Jacob Rees-Mogg has hit back at the UK’s military chief after he said British troops should not be used as “spare capacity” to cover for striking workers. The former Cabinet Minister and Tory MP for North East Somerset responded to comments from Chief of the Defence Staff Admiral Sir Tony Radakin, saying he is “worried” that top military brass are “sounding off on their opinions”.
The tense exchange has been sparked by ministers’ plans to use 1,200 soldiers to help fill gaps left by striking ambulance drivers and border guards.
With inflation still north of 10 percent in the UK, workers in NHS, the railway network and the education system are all going on strike at various points in the coming weeks.
Speaking to BBC Radio 4’s Westminster Hour on Sunday night, Mr Rees-Mogg said: “I’m a bit worried about senior military figures sounding off on their opinions. I think the job of the military is to do what they’re told by civilian authorities. It’s not for the military to be expressing their views.
“I don’t think this is constitutionally how it should be. The military are not there to be making political statements about what they will or won’t do, that should be private so I’m surprised that he’s making these comments.”
It has also been reported that reservist military personnel could play a crucial role in softening the blow of more strike action in the future.
The Telegraph reports that the Government is drawing up plans to use Army reservists to cover for striking workers as part of a new ‘resilience framework’.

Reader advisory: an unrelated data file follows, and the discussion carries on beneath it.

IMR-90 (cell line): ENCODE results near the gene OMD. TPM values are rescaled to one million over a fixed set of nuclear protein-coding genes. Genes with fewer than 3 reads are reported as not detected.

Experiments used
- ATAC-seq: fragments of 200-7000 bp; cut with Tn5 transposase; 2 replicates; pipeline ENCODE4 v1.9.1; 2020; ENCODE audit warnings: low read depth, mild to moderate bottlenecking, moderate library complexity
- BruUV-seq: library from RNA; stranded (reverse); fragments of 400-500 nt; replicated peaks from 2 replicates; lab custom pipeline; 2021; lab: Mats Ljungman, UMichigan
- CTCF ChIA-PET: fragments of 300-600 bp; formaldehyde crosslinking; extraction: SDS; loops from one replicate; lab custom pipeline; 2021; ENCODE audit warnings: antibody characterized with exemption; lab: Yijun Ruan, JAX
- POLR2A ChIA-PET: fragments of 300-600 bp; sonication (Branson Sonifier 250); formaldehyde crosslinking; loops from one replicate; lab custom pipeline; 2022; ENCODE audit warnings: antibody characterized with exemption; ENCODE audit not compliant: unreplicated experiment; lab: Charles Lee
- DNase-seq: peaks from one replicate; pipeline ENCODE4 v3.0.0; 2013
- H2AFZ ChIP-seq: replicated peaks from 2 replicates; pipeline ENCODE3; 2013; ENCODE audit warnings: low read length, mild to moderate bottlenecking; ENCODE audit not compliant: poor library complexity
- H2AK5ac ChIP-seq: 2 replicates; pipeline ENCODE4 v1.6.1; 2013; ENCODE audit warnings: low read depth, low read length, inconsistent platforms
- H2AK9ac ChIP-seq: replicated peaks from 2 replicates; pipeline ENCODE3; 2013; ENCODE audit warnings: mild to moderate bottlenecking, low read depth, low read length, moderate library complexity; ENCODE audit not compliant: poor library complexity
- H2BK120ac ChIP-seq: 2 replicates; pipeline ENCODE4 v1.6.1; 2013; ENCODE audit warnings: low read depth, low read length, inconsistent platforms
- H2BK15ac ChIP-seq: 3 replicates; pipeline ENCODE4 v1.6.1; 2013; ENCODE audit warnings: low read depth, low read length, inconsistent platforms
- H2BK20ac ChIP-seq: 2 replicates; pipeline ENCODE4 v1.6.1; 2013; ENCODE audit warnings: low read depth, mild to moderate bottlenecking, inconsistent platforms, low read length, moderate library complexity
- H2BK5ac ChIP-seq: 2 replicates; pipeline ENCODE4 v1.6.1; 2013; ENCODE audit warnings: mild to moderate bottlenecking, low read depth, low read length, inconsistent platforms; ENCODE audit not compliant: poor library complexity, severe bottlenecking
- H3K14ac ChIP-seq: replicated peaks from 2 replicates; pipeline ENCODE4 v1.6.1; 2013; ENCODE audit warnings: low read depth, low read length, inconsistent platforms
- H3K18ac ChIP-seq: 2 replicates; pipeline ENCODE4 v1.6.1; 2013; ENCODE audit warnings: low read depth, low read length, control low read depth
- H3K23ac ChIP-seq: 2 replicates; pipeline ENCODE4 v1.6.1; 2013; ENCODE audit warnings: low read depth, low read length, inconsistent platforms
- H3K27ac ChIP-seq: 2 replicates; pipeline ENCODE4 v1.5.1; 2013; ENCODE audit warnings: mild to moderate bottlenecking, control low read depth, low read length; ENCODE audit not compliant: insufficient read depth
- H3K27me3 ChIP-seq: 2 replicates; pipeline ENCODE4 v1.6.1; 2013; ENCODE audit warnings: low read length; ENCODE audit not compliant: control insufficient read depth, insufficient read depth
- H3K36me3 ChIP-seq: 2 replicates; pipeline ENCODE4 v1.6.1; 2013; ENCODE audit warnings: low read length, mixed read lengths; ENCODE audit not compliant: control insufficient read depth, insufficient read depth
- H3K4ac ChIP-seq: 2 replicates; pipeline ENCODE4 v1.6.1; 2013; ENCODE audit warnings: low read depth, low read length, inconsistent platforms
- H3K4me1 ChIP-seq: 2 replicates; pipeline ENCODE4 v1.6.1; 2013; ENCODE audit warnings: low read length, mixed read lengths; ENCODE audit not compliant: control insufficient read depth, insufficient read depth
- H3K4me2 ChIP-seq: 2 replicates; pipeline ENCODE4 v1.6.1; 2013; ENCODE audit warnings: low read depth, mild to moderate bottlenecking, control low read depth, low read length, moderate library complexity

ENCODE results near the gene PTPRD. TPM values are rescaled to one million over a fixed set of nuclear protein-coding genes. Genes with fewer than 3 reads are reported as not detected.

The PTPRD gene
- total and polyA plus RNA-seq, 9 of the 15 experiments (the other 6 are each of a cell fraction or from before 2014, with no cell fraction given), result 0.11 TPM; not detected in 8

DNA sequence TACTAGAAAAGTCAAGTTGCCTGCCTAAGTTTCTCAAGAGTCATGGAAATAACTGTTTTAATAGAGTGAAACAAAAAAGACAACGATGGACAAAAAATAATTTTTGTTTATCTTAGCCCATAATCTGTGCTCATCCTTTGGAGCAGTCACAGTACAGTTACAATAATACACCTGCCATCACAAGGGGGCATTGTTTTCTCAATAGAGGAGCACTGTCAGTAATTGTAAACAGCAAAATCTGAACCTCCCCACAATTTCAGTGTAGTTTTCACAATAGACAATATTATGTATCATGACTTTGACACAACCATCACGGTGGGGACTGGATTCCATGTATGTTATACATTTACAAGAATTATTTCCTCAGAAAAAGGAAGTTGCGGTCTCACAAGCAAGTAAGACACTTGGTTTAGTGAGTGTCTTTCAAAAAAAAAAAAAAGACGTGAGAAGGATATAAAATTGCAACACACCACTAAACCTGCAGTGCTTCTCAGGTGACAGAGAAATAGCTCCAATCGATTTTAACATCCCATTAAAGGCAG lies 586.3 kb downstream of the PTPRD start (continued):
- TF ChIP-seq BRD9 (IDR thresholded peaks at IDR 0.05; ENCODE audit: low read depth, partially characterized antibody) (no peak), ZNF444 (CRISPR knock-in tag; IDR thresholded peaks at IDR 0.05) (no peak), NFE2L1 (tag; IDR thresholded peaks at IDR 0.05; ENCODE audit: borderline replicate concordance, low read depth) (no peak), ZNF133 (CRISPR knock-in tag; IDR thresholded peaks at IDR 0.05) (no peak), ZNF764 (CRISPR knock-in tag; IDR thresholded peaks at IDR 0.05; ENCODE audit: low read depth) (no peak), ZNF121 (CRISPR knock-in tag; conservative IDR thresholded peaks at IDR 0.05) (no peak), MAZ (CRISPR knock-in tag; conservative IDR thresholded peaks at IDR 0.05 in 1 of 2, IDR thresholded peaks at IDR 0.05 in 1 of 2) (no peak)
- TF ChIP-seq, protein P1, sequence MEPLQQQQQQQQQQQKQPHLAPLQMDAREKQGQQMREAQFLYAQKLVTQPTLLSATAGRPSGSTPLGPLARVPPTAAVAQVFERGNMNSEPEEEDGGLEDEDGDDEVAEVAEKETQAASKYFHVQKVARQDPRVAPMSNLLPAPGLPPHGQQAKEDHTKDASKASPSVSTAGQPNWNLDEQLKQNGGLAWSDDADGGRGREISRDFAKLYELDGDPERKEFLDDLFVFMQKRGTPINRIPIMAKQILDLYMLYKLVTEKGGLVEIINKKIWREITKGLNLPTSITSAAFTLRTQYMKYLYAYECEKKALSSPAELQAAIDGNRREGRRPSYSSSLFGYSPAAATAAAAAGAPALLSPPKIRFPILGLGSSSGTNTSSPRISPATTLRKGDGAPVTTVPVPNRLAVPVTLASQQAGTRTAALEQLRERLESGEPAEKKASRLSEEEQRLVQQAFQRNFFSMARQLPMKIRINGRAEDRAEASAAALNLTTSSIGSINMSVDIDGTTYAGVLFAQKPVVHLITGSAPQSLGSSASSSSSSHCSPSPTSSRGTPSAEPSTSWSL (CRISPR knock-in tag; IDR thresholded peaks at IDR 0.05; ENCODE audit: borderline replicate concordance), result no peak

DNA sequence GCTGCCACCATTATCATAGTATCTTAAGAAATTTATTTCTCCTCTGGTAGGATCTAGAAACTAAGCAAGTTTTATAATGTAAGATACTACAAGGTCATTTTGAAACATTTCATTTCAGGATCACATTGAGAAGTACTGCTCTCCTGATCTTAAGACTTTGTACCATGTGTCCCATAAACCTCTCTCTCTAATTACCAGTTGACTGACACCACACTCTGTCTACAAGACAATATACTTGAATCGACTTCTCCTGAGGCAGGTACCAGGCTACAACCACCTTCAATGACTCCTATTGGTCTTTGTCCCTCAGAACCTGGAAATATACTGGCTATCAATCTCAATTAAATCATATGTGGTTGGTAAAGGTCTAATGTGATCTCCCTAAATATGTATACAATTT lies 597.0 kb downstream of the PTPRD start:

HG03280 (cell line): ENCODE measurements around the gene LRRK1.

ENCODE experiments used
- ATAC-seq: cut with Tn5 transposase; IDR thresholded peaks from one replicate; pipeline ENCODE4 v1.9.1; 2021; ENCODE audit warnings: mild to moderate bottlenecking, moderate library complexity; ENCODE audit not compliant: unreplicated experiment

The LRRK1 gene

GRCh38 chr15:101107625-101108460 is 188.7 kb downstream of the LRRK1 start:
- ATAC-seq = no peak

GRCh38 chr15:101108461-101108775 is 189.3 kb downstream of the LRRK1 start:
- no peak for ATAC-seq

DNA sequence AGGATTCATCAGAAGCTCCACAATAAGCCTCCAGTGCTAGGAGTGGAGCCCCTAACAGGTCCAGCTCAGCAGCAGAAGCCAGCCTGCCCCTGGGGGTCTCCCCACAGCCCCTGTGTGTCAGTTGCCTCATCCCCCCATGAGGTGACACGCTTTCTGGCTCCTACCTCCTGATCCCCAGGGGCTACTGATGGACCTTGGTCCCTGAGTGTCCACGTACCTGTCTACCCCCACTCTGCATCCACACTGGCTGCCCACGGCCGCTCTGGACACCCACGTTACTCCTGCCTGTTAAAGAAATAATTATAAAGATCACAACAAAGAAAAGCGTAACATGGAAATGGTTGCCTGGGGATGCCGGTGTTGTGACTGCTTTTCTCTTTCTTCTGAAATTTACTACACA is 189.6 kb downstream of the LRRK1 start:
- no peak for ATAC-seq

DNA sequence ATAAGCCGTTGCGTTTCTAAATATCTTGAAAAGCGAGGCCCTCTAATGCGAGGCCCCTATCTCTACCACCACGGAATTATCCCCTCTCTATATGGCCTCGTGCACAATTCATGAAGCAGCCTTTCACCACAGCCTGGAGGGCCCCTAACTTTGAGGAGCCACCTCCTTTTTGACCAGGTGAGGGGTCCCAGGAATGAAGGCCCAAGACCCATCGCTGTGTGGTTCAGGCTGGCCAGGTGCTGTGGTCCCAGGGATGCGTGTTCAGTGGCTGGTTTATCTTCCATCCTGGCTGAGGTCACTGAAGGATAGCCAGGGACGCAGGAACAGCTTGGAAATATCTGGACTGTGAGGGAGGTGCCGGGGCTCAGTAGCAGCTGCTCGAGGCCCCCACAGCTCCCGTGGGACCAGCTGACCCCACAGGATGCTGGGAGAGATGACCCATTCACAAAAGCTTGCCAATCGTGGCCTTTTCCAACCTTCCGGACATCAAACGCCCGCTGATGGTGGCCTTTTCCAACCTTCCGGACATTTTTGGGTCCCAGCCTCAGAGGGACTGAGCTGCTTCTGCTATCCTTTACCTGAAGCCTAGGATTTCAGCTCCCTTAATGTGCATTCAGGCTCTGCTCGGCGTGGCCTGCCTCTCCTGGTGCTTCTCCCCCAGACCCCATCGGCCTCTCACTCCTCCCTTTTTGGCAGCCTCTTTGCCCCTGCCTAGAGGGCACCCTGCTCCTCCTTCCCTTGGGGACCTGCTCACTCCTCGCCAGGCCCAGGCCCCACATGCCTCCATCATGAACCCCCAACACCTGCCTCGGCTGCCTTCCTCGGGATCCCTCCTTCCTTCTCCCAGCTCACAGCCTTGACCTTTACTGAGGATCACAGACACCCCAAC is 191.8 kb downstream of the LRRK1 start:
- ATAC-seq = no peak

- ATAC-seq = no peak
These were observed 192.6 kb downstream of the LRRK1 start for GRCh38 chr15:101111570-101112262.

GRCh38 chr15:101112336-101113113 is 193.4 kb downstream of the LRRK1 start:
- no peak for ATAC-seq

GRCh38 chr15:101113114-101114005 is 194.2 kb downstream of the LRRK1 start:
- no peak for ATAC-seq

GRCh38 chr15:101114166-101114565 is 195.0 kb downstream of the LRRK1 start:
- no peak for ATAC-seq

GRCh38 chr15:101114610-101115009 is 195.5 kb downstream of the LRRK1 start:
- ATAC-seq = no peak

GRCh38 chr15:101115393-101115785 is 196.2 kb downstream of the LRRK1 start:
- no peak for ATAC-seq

To reduce the burden on full-time troops, reservists would instead be called upon to help with scenarios like floods, pandemics and strikes.
The plans, set to be published today, reportedly stated: “In the future, as a part of Defence’s Integrated Operating model, it is envisaged that the reserves will play a greater role in resilience operations and MACA [Military Aid to Civil Authorities].
“Key to this will be an enhanced relationship between defence and the employers of reservists who may be asked to release them for military duties at shorter periods of notice.”
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In response, Labour MP Stephen Kinnock has hit out at the Prime Minister’s “incendiary” language.
RMT members have already gone on strike for four days this month, and they are planning to walk out again from 6pm on December 24 until December 27 at 6am. After the New Year, rail workers also plan to strike on January 3, 4, 6 and 7.
The Royal College of Nursing has already organised its first walkout in 106 years, and will strike again on Tuesday December 20.
Postal workers and bus drivers are also striking for better pay.